Sabrina Thompson is an aerospace engineer for NASA as well as a passionate artist — and she found a way to combine the two seemingly contradictory fields. The innovator is on a mission to create the first spacesuit “designed by women for women.”

Thompson is the founder and CEO of a clothing brand called Girl in Space Club. The forthcoming spacesuit is the brand’s largest project to date, and Thompson said she hopes it will make space exploration more inclusive. 

“We are changing the lens through which we gaze beyond earth,” the Girl in Space Club website reads. “We’ll have fashion experts, real astronauts, engineers, and other top professionals working with us to make sure the space travel suit meets the needs of real astronauts, in addition to being stylish.” 

To make it happen, the brand launched a crowdfunded Kickstarter campaign. In November, it surpassed its $75,000 goal, enabling Girl in Space Club to begin phase one of the process: designing and building the suit. 

“Human spaceflight has definitely been making space for women — now we need to keep up that momentum and continue to encourage more young girls to seek out the opportunities that exist in the world of space exploration, both on and off our planet,” the campaign states.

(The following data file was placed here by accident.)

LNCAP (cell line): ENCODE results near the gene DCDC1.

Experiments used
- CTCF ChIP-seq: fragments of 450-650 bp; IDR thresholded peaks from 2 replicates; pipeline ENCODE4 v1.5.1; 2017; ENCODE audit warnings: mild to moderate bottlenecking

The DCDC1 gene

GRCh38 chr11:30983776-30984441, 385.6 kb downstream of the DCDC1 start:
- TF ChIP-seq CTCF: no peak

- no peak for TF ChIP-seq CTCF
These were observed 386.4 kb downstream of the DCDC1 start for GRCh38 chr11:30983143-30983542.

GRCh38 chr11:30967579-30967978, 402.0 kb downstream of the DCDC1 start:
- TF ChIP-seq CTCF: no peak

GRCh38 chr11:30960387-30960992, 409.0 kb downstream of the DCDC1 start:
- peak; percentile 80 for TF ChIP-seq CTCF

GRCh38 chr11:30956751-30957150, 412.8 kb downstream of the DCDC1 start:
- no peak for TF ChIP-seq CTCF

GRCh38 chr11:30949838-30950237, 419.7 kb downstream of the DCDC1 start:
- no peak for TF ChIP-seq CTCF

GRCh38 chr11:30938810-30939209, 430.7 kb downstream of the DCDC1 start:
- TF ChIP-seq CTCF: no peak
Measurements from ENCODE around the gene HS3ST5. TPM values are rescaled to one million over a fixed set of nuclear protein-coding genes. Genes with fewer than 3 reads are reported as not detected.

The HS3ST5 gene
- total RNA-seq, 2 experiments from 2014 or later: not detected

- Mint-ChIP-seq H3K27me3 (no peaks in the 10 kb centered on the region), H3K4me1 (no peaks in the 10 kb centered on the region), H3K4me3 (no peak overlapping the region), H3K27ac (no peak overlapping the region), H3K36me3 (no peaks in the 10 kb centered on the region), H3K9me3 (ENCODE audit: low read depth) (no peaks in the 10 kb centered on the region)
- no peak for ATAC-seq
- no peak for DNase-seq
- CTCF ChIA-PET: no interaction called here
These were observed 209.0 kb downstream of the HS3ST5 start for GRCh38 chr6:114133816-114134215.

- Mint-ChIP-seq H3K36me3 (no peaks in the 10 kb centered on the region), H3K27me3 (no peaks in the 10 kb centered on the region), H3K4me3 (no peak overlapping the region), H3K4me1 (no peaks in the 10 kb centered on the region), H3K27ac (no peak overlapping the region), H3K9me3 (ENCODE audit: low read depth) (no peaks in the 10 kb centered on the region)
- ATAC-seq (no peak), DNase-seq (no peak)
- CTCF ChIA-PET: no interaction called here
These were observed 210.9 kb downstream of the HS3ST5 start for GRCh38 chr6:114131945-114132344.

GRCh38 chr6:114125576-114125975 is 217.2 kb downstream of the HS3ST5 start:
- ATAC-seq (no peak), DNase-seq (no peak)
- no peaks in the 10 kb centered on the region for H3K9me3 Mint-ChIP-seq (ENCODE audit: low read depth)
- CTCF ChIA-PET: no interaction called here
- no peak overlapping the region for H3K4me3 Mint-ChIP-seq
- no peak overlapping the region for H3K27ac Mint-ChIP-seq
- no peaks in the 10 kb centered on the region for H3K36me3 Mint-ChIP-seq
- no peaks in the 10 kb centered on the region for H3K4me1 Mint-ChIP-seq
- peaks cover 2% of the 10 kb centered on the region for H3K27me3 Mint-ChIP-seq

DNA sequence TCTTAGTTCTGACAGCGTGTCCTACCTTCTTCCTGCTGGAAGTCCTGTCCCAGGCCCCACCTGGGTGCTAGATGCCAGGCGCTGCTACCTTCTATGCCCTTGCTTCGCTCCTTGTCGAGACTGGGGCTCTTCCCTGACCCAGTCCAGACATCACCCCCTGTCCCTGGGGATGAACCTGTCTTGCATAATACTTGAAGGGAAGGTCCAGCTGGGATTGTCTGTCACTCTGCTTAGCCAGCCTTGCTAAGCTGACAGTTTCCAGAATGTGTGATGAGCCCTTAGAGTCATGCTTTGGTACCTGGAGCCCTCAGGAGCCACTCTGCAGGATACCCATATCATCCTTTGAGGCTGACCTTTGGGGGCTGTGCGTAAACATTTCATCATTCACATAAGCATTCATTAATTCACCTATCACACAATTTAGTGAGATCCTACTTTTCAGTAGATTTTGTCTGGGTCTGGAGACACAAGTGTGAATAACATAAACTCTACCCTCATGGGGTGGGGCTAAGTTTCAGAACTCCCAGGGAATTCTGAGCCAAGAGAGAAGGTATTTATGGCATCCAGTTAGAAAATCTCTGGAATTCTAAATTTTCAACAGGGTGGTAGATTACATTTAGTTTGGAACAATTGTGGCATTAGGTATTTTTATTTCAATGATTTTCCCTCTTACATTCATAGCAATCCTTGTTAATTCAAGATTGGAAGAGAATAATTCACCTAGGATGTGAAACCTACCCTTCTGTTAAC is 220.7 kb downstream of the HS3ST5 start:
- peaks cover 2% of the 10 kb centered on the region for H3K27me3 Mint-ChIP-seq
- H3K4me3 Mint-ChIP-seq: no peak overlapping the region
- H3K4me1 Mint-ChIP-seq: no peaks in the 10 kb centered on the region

Thomson, 37, previously told NASA she grew up thinking she would be an artist, until a high school teacher suggested she try engineering. As it turns out, she got to do both. A hobbyist photographer and painter, she’s also published a young adult book entitled Girl in Space, using the nom de plume Nefertiti Pokahontas. 

“I try to find a balance between my art world and my engineering world,” she said in 2016. “Cultivating my creative side allows me to come up with innovative ways to solve engineering problems. So being a better artist allows me to be a better engineer. They go hand in hand.” 

Thompson joined NASA in 2010, and now designs orbit trajectories for space missions. “I don’t want to sound like a GPS,” she told Women’s Wear Daily this past June, “but I basically calculate how much it costs in terms of fuel and then the path that we’re going to take to get from point A to point B.” 

Her other design project, the spacesuit, is meant to be worn by astronauts on those missions, during launch and reentry — but it will also be available for consumers to purchase for around $600, according to the publication. 

As to whether Thompson herself will one day don the suit in space, she’s certainly hopeful. Speaking to CNBC in November, she explained that she’s applied twice to fly on a mission with NASA, and plans to try again in 2024. “They say it takes two or three tries before you get selected,” she said. 


Until then, she’s got plenty to keep her busy as she represents and inspires young women interested in fashion and STEM. “My idea is, let’s stop trying to get a seat at the table,” Thompson said. “How about we get our own table and just sit at it?”

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